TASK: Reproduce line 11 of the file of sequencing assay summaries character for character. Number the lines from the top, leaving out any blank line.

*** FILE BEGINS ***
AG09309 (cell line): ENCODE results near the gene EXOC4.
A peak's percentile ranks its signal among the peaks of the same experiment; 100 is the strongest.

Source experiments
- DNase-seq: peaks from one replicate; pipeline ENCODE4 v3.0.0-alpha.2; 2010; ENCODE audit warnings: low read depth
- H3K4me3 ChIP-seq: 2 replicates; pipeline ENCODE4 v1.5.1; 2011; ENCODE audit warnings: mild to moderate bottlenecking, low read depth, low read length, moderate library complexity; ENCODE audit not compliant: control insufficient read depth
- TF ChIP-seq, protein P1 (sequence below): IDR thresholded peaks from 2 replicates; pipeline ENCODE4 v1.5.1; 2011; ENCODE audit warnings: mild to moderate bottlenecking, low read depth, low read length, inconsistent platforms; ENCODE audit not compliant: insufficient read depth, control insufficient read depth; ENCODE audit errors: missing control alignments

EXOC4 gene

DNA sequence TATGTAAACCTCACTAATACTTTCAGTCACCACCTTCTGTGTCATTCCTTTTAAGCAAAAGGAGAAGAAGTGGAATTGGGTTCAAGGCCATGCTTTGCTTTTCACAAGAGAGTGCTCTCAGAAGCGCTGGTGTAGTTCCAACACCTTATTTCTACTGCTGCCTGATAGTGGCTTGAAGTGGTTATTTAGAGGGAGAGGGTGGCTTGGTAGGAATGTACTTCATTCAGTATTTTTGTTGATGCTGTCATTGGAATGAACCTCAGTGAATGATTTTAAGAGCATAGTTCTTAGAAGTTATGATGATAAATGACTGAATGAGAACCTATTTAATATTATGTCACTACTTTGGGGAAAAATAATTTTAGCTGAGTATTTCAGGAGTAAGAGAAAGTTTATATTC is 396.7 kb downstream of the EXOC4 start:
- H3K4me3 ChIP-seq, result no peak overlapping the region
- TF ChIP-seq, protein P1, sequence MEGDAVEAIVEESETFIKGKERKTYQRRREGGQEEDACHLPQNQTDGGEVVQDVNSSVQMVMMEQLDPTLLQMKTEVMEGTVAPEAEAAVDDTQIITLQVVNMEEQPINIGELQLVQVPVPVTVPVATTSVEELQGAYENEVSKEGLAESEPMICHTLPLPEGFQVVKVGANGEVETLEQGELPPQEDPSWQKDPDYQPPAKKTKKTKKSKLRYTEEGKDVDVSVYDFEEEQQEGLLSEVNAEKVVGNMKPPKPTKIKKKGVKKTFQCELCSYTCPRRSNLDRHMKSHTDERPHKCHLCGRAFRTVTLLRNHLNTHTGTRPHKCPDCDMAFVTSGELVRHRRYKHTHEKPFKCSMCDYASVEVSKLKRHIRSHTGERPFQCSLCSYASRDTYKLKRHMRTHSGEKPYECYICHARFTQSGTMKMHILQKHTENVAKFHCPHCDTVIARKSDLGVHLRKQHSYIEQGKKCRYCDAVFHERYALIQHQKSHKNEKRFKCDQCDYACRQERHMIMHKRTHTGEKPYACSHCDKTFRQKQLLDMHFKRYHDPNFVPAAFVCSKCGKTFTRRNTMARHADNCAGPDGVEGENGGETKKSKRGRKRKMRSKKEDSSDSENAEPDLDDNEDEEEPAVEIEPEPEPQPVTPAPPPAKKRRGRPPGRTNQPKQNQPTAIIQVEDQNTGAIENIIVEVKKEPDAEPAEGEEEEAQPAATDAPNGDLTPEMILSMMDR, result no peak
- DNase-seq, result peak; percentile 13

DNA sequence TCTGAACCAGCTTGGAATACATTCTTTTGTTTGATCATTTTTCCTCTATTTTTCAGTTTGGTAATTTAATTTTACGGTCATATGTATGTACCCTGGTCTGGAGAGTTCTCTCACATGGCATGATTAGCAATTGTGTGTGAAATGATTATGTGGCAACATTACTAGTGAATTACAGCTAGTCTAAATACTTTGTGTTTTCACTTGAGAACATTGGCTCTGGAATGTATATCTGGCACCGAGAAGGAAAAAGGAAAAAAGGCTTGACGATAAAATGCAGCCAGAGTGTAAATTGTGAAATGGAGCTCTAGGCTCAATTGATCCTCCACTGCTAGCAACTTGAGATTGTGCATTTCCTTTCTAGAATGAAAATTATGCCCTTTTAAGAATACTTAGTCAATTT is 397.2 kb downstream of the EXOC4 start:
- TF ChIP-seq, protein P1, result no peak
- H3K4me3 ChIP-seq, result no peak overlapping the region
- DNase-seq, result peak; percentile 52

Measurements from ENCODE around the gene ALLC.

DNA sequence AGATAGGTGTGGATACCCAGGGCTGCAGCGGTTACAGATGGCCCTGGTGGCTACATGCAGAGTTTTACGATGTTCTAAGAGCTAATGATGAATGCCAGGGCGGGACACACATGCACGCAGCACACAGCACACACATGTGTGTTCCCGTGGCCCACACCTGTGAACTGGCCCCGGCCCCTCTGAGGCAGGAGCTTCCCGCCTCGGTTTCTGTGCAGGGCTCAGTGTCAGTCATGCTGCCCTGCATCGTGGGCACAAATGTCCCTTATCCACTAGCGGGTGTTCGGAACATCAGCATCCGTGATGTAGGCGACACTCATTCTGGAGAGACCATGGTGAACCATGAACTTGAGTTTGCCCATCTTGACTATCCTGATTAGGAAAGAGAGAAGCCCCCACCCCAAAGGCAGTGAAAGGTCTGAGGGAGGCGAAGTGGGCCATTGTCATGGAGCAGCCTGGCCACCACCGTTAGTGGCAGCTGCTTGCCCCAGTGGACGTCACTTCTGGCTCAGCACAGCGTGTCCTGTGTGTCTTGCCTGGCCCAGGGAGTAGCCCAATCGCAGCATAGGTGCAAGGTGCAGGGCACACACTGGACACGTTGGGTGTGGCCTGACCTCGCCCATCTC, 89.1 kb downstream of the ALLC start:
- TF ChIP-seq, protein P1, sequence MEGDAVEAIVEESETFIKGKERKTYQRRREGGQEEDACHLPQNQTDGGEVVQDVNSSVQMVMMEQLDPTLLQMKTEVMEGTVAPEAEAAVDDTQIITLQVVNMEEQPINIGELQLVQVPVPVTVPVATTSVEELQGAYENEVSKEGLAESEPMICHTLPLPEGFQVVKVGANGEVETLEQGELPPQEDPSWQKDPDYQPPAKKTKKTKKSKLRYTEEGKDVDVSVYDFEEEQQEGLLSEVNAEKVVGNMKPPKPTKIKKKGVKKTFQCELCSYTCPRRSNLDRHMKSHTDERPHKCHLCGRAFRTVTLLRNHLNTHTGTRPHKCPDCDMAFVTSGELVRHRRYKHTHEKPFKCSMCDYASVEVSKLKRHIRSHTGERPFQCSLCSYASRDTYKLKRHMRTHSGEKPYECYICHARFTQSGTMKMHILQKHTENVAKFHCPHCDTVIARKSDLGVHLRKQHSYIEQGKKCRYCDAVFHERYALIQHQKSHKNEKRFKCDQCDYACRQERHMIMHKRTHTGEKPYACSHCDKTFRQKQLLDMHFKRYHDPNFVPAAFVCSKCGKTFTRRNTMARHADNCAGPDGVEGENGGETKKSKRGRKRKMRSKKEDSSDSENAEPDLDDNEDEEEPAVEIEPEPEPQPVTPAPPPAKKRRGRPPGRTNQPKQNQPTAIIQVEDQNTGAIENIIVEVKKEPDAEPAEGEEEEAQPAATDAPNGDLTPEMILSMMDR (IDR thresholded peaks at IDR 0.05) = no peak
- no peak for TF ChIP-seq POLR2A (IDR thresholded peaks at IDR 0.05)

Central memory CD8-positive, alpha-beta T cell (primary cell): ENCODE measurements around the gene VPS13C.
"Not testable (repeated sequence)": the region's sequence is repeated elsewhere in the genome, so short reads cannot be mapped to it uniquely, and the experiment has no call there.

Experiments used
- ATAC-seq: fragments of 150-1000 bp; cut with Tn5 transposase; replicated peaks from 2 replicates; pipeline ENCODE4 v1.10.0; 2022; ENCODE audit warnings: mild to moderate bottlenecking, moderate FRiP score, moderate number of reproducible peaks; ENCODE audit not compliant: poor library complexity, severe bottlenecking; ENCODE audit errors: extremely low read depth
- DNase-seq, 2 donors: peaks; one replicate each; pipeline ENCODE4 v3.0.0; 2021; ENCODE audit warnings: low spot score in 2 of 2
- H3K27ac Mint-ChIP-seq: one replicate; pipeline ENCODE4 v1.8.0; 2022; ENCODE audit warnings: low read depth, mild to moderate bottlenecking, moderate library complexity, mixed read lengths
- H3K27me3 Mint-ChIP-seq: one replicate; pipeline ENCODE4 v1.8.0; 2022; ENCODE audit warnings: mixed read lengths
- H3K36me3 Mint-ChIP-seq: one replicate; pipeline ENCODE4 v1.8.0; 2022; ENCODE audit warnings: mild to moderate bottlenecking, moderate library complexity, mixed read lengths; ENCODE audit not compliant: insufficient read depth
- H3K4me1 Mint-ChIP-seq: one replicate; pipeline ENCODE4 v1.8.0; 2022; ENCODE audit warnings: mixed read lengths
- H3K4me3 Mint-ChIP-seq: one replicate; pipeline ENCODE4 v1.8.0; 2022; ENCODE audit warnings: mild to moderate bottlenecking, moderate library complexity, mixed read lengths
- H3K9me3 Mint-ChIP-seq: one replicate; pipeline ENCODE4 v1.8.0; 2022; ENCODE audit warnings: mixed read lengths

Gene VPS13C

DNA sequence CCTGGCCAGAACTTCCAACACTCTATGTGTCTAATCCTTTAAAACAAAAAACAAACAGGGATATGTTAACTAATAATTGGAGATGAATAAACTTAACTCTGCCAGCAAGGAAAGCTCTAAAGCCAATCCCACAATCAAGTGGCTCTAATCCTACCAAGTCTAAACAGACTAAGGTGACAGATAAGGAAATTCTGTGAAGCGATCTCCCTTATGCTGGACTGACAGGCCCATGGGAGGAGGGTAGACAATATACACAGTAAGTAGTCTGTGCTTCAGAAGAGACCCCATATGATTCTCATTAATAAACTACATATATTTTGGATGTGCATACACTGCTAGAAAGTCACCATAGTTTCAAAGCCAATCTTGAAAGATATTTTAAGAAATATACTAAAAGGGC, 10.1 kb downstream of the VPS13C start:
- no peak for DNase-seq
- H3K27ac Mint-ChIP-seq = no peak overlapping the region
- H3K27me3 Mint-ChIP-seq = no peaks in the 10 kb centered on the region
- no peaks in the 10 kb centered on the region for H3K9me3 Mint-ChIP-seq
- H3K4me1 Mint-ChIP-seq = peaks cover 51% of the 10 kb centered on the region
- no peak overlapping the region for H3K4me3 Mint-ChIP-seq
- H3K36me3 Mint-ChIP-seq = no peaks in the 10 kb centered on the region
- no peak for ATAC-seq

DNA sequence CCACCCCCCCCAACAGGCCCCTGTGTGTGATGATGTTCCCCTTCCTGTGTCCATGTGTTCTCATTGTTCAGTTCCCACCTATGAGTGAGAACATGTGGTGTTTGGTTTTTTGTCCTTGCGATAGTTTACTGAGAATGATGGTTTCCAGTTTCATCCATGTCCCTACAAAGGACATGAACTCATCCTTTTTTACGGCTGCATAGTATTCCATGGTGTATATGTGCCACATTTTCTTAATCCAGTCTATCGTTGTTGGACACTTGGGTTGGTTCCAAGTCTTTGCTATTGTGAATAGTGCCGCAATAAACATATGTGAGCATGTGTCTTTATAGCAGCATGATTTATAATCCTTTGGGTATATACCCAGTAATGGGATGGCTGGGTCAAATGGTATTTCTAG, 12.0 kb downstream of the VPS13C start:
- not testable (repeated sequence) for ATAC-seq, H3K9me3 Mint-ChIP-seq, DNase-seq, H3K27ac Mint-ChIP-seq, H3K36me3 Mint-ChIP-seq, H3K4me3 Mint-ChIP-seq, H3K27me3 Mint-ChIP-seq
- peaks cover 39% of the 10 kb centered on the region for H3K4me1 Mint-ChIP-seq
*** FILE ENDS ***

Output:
- DNase-seq, result peak; percentile 13